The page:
By Amy Goodman & Denis Moynihan
Following Hamas’ October 7 attack on Israel, the U.S. government rushed to evacuate its citizens from Israel. Flights to Europe were chartered from Tel Aviv. A Royal Caribbean cruise ship, the Rhapsody of the Seas, was chartered, taking 2,500 people from Haifa to Cyprus. U.S. citizens, green card holders, their family members and others in the Gaza Strip, though, weren’t so lucky. Hundreds of thousands of Palestinians in northern Gaza heeded the warning of Israeli Prime Minister Benjamin Netanyahu to flee to southern Gaza, only to learn that Israel was bombing there as well. No place is safe in Gaza for the 2.3 million Palestinians trapped there.
“My mother was an old lady who was living safely in her home. She was displaced many times. Every time…the Israeli forces are threatening to bomb the house,” Narmin AbushaBAN, a Palestinian American in Detroit, explained on the Democracy Now! news hour. “She was paralyzed. She was on medications. Due to the air forces threatening to displace them many times…Even when they were in the south, in Khan Younis, they were threatened in the middle of the night to leave their house. They had to displace her again, until they reached Rafah. There, her health was getting worse and worse. She didn’t have the right medication, due to the Israeli forces preventing medical supplies from getting into Gaza. So she had to switch to another medication that did not help her at all. And she passed away.”
Rather than a Royal Caribbean cruise ship, Narmin Abushaban’s mother got a hole in the ground. Abushaban still has twenty family members trapped in Gaza, who she has been unable to reach.
“My clients’ family members need immediate evacuation from Gaza to reunite with their families and to escape near-certain death due to Israel’s brutal war on Palestine,” Narmin’s attorney, Sophia Akbar, said on Democracy Now! “We need the U.S. government to create immigration pathways for Palestinians to come to the U.S. to escape deadly and inhumane conditions.”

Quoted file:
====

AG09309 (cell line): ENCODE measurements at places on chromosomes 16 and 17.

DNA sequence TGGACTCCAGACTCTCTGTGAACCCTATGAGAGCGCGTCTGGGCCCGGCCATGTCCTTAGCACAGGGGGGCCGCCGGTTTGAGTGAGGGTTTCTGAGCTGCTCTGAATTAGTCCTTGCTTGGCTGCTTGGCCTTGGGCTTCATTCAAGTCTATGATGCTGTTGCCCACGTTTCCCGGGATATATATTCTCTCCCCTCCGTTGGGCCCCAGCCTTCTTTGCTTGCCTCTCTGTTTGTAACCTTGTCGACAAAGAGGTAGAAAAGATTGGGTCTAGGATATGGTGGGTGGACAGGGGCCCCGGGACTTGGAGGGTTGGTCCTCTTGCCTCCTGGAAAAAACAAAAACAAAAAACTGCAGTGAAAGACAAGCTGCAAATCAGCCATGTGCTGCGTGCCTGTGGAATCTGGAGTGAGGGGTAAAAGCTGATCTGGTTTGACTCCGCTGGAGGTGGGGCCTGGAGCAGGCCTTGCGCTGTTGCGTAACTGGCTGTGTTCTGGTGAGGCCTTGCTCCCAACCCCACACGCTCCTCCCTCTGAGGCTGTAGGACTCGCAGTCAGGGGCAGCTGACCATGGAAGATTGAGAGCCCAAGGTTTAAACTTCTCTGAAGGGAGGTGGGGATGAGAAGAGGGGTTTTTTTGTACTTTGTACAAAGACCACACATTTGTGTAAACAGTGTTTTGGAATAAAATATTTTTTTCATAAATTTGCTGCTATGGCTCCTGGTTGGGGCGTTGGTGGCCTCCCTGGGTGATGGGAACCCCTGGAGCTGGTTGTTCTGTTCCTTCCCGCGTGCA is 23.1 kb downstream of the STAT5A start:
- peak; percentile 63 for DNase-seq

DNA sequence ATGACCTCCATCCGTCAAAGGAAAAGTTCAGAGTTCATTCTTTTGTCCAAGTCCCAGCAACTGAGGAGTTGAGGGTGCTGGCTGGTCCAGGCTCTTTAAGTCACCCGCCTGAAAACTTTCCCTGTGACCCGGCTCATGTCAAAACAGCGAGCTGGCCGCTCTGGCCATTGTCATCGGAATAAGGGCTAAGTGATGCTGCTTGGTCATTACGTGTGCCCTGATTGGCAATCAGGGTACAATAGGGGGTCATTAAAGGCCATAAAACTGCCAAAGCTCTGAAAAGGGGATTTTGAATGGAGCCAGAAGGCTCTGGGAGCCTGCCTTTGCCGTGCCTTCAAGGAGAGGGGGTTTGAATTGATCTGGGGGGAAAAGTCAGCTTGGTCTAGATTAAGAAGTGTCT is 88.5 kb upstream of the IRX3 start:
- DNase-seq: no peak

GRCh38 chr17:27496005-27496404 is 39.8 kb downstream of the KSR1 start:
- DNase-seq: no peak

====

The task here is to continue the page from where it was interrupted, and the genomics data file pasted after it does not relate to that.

Journalist Fadi Abu Shammalah works as the Outreach Associate in Gaza for the Washington, DC-based non-profit Just Vision. He applied for a J-1 exchange visitor visa for a fellowship in the US. In November, Fadi was able to cross into Egypt from Gaza, but his wife and three children were prevented. What followed were weeks of hell, while they moved from camp to camp for displaced Palestinians in Gaza.
“On December 6, while I don’t have connection with my wife and my kids, I knew that from the news that Israel bombed the Shaboura refugee camp, exactly where my family evacuated,” Fadi said on Democracy Now! from Cairo. “For two hours and a half, I was waiting any sign that my family are alive. I had to go through the news of WhatsApp thread to look for my kids’ photo. I had to look into the photos of the killed children, because I knew that there’s 20 women and kids were killed in this bombing. I had to open the photos and zoom in to determine if one of these photos is one of my kids.”
Sophia Akbar sees disparities in the treatment of Palestinians and other asylum seekers:
“Under the Uniting for Ukraine program, all requirements of having connections to green card holders and U.S. citizens were waived. So, Ukraine, about — over 270,000 Ukrainians were allowed to come to the United States under this program. As advocates on the ground right now serving our clients who have families in Gaza, we cannot even get U.S. citizens out. Our advocates had to sue the Biden administration just to get U.S. citizens evacuated.”
In a note to Democracy Now!, Reverend Seth Kaper-Dale of Interfaith-RISE, a New Jersey refugee aid agency, wrote, “When a conflict arises in the world…we’ll be asked by the federal government to receive an influx of refugees. Kabul fell, hundreds came here to our agency. The war between Ukraine and Russia started, 800 Ukrainians entered our program. We’ve received 1500+ Haitians. The earthquake in Turkey, immediately we saw an influx of dozens of Syrian refugee families. So why no Palestinian refugees?”
Senator Dick Durbin of Illinois and Congressmember Pramila Jayapal of Seattle were joined by 100 colleagues, urging President Biden to expand TPS, Temporary Protected Status, for Palestinians already in the US, to prevent their potential deportation back to the killing fields of Gaza, or to Israeli military and settler violence in the West Bank.
Israel has killed over 20,000 Palestinians in Gaza since October 7th, 8,000 of them children. This “indiscriminate bombing,” as President Biden called it, has to stop now. Biden has the power to end it, with a simple Christmas phone call to Netanyahu.